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STUDIO: Warner Home Video
RUNNING TIME: 380 minutes
• Virtual comic book
"Thirteen more demented morality tales acted out by your favorite B-listers and book ended by horrific puns belted out by a decaying puppet."
Ed Begley Jr., Clancy Brown, Steve Buscemi, Tim Curry, Brad Dourif, Ernie Hudson, Bill Paxton, Lou Diamond Phillips, Martin Sheen and John Stamos
The Crypt Keeper is your normal elderly man. He makes bad jokes, he’s losing his hair, he lives in a dark and dreary home and he smells of decaying flesh. The Keeper differs from his septuagenarian brethren on some other issues though, such as the fact that he no longer pays his AARP dues and he keeps albums full of horror stories instead of baby pictures.
Mark Brunell suits up for the Redskins once again.
Every time you journey into his miniature model of a home, he will delight you with another tale of murder, revenge, romance and insanity. The players in these tales are the most repugnant of people and always get their just deserts, whether it’s getting a shot to the face, getting eaten by a giant gorilla or having to make love to Tim Curry in drag.
Based on the horror tales concocted in the classic EC Comics anthologies, the stories in this series revel in their own two dimensional nature. There are no shades of gray, just good hearted characters and people deserving of mutilation. You won’t have your mind blown by intricate plots, but if you’re a gore hound you’ll go home happy.
Told you not to eat that McRib, dude.
Tales from the Crypt had a lot of things going for it. Executive producers Richard Donner, Joel Silver and Robert Zemeckis all had their hearts in the right place with this project and showed the passion necessary to make it all work. All fans of the demented comic book series as children, they knew they’d have to step it up a notch to give the comics a worthy television adaptation.
They certainly had some great material to work with. While most comic publishers were churning out lame romance and war stories, EC Comics dared to push the envelope with horror and sci-fi tales full of sex and violence, illustrated by some of the top talent in the business. The show takes EC’s lead, emulating the feel of the artwork and casting great actors like Steve Buscemi and Martin Sheen to bring the stories to life.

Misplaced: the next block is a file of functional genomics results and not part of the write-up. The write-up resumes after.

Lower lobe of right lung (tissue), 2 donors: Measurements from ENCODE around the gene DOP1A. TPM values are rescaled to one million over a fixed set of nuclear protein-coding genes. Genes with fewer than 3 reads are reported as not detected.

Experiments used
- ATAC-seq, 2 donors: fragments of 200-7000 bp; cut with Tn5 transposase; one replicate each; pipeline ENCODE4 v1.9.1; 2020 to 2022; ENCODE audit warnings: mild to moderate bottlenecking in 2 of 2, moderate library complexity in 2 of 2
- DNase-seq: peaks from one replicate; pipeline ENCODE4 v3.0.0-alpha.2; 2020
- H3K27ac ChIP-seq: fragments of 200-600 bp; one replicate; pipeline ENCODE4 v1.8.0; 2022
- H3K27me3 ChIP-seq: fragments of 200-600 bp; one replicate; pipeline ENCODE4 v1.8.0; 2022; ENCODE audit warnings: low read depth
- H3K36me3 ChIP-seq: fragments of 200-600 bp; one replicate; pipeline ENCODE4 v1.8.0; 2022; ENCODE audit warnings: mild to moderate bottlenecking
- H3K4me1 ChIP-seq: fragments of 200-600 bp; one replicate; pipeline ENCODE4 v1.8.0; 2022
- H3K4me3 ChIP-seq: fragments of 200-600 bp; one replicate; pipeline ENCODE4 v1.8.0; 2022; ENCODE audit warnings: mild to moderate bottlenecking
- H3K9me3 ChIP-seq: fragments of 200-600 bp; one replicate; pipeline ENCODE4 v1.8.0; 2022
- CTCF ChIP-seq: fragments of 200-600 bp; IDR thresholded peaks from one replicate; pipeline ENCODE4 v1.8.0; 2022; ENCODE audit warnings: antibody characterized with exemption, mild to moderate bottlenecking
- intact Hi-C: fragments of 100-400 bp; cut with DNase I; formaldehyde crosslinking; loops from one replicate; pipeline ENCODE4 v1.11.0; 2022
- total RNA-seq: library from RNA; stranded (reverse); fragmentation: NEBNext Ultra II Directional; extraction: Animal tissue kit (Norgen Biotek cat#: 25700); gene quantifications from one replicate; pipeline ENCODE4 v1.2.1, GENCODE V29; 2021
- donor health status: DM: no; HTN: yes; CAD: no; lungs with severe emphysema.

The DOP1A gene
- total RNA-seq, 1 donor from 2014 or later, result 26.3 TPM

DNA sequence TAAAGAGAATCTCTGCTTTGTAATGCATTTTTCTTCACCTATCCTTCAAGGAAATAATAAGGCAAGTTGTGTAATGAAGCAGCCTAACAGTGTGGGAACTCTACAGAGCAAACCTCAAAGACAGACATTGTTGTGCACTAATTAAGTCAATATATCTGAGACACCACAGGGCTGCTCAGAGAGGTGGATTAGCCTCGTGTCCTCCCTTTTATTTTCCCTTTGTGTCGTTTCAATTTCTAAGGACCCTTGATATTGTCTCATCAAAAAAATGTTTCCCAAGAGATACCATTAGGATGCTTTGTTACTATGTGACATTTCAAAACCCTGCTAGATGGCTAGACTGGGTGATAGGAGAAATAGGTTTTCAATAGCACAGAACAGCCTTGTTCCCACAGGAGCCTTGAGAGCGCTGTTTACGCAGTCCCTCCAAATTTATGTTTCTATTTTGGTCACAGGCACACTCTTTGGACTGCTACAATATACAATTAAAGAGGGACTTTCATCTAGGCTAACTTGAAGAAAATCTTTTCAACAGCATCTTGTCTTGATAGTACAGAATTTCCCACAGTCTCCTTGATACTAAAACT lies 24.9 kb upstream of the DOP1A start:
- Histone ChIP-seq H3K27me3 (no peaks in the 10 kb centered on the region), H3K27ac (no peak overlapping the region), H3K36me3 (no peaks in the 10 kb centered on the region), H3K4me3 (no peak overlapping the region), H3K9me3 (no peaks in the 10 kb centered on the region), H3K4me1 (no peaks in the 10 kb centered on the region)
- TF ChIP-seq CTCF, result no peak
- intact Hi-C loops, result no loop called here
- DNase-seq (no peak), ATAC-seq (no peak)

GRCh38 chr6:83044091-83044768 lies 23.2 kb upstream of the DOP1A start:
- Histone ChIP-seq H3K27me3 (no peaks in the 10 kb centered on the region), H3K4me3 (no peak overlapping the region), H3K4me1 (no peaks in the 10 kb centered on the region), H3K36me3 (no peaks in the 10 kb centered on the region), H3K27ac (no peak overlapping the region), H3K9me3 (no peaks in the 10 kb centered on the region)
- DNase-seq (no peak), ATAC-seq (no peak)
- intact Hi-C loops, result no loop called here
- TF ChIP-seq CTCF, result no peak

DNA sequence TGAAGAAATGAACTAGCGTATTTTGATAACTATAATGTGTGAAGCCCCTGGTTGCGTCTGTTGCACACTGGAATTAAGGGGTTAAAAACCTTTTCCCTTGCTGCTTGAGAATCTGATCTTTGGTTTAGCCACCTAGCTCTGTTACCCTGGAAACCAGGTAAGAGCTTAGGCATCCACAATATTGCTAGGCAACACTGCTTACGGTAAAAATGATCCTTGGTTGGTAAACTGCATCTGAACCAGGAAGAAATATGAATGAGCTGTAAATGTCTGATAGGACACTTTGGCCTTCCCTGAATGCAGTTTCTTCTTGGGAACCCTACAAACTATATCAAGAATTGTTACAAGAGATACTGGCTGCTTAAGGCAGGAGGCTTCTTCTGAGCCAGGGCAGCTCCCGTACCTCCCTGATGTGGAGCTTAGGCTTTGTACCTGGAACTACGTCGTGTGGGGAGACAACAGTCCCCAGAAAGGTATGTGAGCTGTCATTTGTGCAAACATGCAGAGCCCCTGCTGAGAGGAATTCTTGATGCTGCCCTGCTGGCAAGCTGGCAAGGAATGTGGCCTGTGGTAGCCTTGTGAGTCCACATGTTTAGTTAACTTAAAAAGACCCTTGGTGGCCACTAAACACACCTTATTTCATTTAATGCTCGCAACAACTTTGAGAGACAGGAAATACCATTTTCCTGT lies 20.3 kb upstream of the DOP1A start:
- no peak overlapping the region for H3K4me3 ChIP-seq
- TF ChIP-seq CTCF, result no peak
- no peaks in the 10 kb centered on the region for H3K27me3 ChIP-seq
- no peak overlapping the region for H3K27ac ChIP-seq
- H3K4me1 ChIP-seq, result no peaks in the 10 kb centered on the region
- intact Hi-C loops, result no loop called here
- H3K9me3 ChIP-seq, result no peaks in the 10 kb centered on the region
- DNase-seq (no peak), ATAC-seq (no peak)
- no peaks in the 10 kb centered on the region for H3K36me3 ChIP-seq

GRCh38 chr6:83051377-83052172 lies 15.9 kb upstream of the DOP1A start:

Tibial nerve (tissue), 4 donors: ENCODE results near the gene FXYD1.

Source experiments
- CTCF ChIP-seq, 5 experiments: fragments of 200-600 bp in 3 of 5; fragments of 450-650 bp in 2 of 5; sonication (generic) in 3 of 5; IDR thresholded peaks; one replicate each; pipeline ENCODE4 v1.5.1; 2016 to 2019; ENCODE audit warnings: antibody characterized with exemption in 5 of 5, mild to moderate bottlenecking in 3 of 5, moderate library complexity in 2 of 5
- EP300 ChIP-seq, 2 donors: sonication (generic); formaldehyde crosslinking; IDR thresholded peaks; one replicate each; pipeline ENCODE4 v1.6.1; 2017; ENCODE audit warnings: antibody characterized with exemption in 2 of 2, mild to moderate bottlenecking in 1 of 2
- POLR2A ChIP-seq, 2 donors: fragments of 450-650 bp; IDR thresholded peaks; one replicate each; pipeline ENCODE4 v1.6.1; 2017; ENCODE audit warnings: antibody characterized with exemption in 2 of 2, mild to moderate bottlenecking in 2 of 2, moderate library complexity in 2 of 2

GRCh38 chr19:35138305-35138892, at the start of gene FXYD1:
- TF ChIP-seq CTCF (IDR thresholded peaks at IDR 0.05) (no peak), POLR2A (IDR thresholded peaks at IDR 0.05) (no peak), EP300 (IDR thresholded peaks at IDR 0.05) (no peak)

Most anthology series have been forced to pull their punches thanks to the restrictions put upon them by television standards and the FCC. Tales from the Crypt was free to exploit its macabre and cheesecake roots to the absolute fullest thanks to the fact that it was broadcast on HBO. That means plenty of bloody gore effects and some boob shots in almost every single episode. William M. Gaines would be proud.
The show definitely started out strong, but by season five the amount of un-adapted EC stories was getting thin and as a result these episodes are hardly the cream of the crop. That said, they’re still incredibly fun and better than most shows on television.
The highlights of this season include “Death of Some Salesmen,” in which Tim Curry plays multiple roles in a demented murderous family, “Forever Ambergris,” in which combat photographers fall victim to germ warfare, “House of Horror,” in which Star Trek superstar Wil Wheaton investigates a haunted house and “Till Death do we Part,” in which John Stamos stamoses all over attractive young women.
The season is short and sweet as with most HBO shows, so the fun is quick to end. If you’re in the mood for quick and dirty horror tales with a rotting tongue planted firmly in cheek, Tales from the Crypt offers some of the best anthology entertainment around.
"…and with this trick I will successfully make my career vanish forever! I call it the ‘Uwe Boll.’"
Ouch. If the Crypt Keeper were confronted with the lack of special features on this set, he’d be forced to dole out a joke about how it’s more barren than the Old Witch’s withered uterus. The only extra is a lame animated version of one of the original comic book stories, narrated by the Crypt Keeper himself.
Even to fans and collectors of the comics, it still won’t be an entertaining feature seeing as it takes forever to get through and offers nothing new. If Warner wanted to throw a bone to the comic fans, they could have just as easily thrown in some galleries of original series art or thrown in scans of a bunch of the comics as DVD-ROM extras. Unless you have an extraordinary amount of patience, there’s no reason to watch this story time with the Crypt Keeper over the actual episode.
This set continues the new trend for Warner packaging, with the discs being enclosed in slim cases and the episode descriptions on the outside. It doesn’t fit in with the first two seasons on a DVD shelf, but it takes up a lot less space and is much more convenient for quick retrieval of the discs.
It took some stealth, but Sir Nigel Pennyweight finally got a glimpse of the Ghoulies goatse he’d been seeking for so long.